Mary Ann Redmond (born 1959) is an American singer known for her soulful and wide-ranging vocal style in popular and jazz music. She is based in the greater metropolitan Washington, D.C. area, but has performed in several locations in the United States and in other countries. Both her live performances and her four CDs to date have earned her acclaim from audiences and recognition from the music industry, although she has never achieved national fame on a par with many of the performers she has worked with, such as Mary Chapin Carpenter. She is primarily a regional artist and has won 16 Washington Area Music Awards (Wammies). Redmond was born in Richmond, Virginia, the youngest of three children. As a child she attended St. Elizabeth's Parochial School, where at the age of 6 she performed the song "Dominique," made famous by The Singing Nun. Later, she joined up with her brothers in a band singing pop tunes. Redmond eventually attended Virginia Commonwealth University (VCU) where she studied opera and voice while playing gigs at nights with the Jack Diamond band. As her career progressed, Redmond left VCU to sing with a series of bands and casino lounge acts during the 1980s. In addition to pop music, she performed jazz and blues tunes as well, developing a broad repertoire. In the mid 1990s, Redmond began singing with a band led by saxophone artist Al Williams. Tired of the road life, she settled in the Washington, DC area and with the Williams band recorded her first album, Prisoner of the Heart, first released in 1994 (a remixed version was re-released in 2002). It was around this time that the major recording company Motown signed Mary Ann Redmond to a development deal. However, before she had the opportunity to record or release any product, a change in personnel at the label resulted in her being dropped from Motown. Rather than seek another major label, Redmond founded an independent music company, Spellbound Music, to handle both her albums and her original songs. With the exception of her third album Here I Am, all of Redmond's material has been released on the Spellbound label. In 1995, Mary Ann Redmond formed her own supporting band and went out as a solo act, performing at Washington-area clubs and private parties. One of her first major shows was at the famed jazz club Blues Alley. This performance was recorded and released as Mary Ann's second CD, Live At Blues Alley. Redmond became increasingly well known, earning awards and positive reviews in major trade publications such as Billboard. Other artists began to seek her out, and she occasional worked with other performers in duos for specific shows. One of her friends was another upcoming artist of the period, Eva Cassidy. Redmond and Cassidy had different vocal styles but they performed together one night at "Fleetwoods," and when Cassidy was stricken with cancer, Redmond sang at a Georgetown benefit to raise funds for her. Following Cassidy's death in 1996, Redmond added her vocals to a version of Cassidy's song, "Hear," creating a recorded duet that is now considered a special track by fans of both women. After meeting fellow performer Jon Carroll, a member of Mary Chapin Carpenter's band, Carroll produced Redmond's 2000 CD, Here I Am. The album includes a song written by Mary Chapin Carpenter for Redmond, "Alone but Not Lonely." Another band member, John Jennings, later produced Redmond's 2005 release Send the Moon. Redmond also joined the others to perform during a USO show for the U.S. Armed Forces in Bosnia in 1999. The lineup of the Mary Ann Redmond Band is subject to change over the years and as of 2007 she is working with guitarist Dan Hovey (and sometimes Michael Ault), bassist Anthony Setola and drummer Derren Blessman. The Mary Ann Redmond Band performs every Sunday night (well almost every Sunday night) at Flanagan's Harp & Fiddle in Bethesda, Maryland. Since 1992, Mary Ann has won 16 Wammies (Washington Area Music Awards) with the latest award presented to her for the year 2007.


Had singer Mary Ann Redmond started recording in the ‘60s or ‘70s instead of the ‘90s, it's quite possible that she would have gone down in history as one of the major soul stars of the Baby Boomer era. A gritty, rugged, big-voiced belter whose primary influences range from Ike & Tina Turner to Etta James and Aretha Franklin, Redmond would have been perfect for the gospel-influenced soul climate of the ‘60s and ‘70s. Perhaps she could appeal to the urban contemporary market of the 21st century if she had more of a hip-hop-ish neo-soul approach à la Mary J. Blige, Lauryn Hill, Jill Scott, or Jaguar Wright, but Redmond's R&B is untouched by the high-tech, hip-hop-influenced urban contemporary sounds of the ‘80s, ‘90s, and 2000s — she is, for the most part, a gutsy, hard-edged soul singer in the classic sense (although with a definite rock edge most of the time), and Redmond's fans love the fact that she is unapologetically retro in her outlook. Some have described Redmond as a blues singer, which often happens when artists favor classic soul over urban contemporary; these days, the blues bins are full of CDs that are really more soul than blues. But even though Redmond can easily handle 12-bar blues (as well as rock and jazz), soul is really her main focus, at least on her CDs. Born and raised in Richmond, VA, Redmond grew up listening to a variety of R&B, rock, and pop. Redmond's interest in music was encouraged by her mother (who sang, although not professionally) and her two brothers (one of whom taught her to play the guitar). As a teenager, she learned to play "House of the Rising Sun" on the guitar, but singing — not guitar playing — would become Redmond's primary focus. After graduating from high school, Redmond majored in voice at Virginia Commonwealth University (VCU) and studied operatic classical singing. But at night, she performed in various rock and jazz bands on and around the VCU campus. Although the faculty at VCU felt that Redmond had great potential as a classical singer, she decided that a classical career wasn't for her and opted to concentrate on rock, R&B, and jazz instead. After moving to the Washington, DC area in the early ‘90s, Redmond was hired as a featured vocalist for the soul/funk-oriented band that saxman/flutist Al Williams led in DC and its suburbs. Eventually, the singer left Williams' employ and formed her own band, which performed a combination of covers and Redmond originals. As a solo artist, Redmond developed a small but enthusiastic following in the Washington DC area, and along the way, she won quite a few Wammie awards. Held by the Washington Area Music Association (WAMA), the Wammies are the local DC equivalent of the Grammies, and in the ‘90s and early 2000s, Redmond won a total of 14 Wammies (including awards for "Best Rock-Pop Vocalist," "Best Female Jazz Singer," "Best Roots Rock/Traditional R&B Vocalist," "Best Urban Contemporary Vocalist," and "Best Female Blues Vocalist"). Locally, Redmond created enough of a buzz to open for major soul veterans when they passed through DC, including the O'Jays, the Pointer Sisters, Smokey Robinson, Ashford & Simpson, and the Neville Brothers. Also in the DC area, one of Redmond's strongest supporters has been singer/songwriter Mary Chapin Carpenter, who invited Redmond to go on tour with her in 1999 as a background vocalist. Another DC resident who was an enthusiastic Redmond supporter was her friend Eva Cassidy, an eclectic, hard-to-categorize singer who was only 33 when she died of cancer in 1996. Redmond's solo albums have included, Prisoner of the Heart, 1997's Live!, and 2000's Here I Am, all of which she released on her own Spellbound label. In 2002, Prisoner of the Heart was re-released by the independent Q&W Music Group. © Alex Henderson © 2010 Rovi Corporation. All Rights Reserved http://www.allmusic.com/cg/amg.dll?p=amg&sql=11:axfpxqqkldse~T1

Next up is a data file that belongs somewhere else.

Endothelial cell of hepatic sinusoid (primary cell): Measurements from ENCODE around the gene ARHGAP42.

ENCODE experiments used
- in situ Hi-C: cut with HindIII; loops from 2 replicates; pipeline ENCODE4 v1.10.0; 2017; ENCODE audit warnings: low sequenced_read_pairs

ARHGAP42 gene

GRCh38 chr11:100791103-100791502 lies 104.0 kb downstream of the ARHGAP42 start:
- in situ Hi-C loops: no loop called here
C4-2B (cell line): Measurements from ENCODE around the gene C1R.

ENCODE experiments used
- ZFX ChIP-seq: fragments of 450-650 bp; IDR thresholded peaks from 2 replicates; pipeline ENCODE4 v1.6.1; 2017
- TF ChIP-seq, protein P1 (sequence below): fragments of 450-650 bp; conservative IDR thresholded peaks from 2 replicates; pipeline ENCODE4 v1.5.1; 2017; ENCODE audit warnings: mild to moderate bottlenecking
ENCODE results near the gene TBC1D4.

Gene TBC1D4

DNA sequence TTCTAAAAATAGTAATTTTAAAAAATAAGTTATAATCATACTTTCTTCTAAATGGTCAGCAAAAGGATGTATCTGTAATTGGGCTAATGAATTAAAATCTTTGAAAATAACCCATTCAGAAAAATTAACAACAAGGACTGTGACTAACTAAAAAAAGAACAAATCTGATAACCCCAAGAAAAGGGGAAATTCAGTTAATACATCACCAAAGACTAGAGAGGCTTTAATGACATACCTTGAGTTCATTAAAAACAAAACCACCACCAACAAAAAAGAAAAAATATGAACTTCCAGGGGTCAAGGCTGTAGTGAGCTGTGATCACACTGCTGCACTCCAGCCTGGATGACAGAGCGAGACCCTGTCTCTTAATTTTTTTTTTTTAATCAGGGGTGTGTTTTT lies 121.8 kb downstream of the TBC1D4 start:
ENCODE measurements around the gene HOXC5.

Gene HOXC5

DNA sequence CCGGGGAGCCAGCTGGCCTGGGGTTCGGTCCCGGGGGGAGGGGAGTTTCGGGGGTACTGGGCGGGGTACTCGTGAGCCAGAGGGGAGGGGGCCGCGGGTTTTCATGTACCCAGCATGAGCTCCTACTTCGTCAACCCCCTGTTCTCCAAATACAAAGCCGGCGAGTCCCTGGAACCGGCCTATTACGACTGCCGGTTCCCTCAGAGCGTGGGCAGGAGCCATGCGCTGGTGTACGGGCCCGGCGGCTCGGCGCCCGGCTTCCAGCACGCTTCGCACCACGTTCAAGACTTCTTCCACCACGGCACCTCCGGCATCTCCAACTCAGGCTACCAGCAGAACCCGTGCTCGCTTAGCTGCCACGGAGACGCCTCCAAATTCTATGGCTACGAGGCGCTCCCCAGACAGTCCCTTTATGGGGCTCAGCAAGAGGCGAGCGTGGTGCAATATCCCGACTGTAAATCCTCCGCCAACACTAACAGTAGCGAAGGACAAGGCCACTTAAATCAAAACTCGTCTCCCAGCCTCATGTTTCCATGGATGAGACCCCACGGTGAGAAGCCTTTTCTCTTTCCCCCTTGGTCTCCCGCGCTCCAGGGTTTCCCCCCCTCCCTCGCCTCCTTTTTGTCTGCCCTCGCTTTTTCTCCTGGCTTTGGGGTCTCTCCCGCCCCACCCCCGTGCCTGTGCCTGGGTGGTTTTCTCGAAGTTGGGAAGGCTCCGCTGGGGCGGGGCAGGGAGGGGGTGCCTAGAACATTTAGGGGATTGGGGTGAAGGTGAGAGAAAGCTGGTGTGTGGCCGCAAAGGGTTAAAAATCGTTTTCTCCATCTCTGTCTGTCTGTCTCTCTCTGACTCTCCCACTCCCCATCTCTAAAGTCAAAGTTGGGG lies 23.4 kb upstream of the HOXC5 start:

A.O.O.F.C said...


p/w aoofc

guinea pig said...

Thanks from East EU!

A.O.O.F.C said...

Thanks, GP